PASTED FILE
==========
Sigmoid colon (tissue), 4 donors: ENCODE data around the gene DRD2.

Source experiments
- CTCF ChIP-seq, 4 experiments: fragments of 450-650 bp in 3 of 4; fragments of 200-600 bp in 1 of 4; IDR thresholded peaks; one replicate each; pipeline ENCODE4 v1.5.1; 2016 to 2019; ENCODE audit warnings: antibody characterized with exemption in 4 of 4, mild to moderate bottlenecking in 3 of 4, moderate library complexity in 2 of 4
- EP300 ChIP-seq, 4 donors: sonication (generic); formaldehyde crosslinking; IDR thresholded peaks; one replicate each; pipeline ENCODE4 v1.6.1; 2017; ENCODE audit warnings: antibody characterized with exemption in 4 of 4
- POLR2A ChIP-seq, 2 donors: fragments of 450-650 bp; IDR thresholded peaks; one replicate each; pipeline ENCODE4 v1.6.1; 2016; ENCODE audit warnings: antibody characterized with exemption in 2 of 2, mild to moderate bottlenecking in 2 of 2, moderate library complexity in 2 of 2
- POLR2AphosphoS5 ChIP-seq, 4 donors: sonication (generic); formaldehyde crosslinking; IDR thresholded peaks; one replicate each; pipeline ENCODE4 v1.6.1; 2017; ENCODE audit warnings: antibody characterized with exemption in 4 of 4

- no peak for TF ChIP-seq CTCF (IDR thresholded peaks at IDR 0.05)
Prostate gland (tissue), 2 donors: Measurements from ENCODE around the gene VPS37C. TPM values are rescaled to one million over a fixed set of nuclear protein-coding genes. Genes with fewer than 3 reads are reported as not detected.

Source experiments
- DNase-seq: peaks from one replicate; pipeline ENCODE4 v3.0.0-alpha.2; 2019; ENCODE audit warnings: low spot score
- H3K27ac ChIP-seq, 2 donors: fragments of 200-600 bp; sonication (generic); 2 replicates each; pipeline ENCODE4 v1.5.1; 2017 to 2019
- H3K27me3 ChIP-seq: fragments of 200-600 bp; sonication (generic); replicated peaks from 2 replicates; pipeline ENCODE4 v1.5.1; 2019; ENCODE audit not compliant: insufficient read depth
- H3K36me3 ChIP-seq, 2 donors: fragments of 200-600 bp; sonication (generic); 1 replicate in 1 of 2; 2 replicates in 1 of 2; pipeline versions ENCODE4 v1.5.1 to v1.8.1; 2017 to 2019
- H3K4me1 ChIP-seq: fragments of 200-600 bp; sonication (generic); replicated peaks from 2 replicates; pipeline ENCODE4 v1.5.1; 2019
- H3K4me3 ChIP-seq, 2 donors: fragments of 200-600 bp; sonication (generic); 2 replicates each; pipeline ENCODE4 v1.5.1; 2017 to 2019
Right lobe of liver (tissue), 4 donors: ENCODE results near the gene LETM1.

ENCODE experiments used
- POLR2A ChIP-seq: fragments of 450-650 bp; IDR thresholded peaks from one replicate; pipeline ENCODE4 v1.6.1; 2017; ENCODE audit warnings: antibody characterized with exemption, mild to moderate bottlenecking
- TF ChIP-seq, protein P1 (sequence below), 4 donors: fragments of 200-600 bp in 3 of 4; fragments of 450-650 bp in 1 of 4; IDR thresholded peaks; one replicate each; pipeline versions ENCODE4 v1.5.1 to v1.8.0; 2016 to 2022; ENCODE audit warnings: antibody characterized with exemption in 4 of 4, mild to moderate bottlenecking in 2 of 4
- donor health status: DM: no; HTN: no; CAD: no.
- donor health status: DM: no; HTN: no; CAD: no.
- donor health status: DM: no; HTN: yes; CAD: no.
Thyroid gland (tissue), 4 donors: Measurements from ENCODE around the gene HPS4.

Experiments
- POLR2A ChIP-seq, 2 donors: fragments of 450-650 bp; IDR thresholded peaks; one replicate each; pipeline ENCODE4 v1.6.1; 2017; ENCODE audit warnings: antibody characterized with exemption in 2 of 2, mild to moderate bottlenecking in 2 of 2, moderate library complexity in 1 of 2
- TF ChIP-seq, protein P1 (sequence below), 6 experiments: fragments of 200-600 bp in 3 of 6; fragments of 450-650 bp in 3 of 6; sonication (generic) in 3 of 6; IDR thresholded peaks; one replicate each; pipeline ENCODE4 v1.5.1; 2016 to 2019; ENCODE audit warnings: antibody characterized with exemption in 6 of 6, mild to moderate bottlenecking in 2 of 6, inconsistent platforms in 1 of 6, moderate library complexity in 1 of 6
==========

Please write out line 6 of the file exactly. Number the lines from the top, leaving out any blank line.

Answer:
- POLR2AphosphoS5 ChIP-seq, 4 donors: sonication (generic); formaldehyde crosslinking; IDR thresholded peaks; one replicate each; pipeline ENCODE4 v1.6.1; 2017; ENCODE audit warnings: antibody characterized with exemption in 4 of 4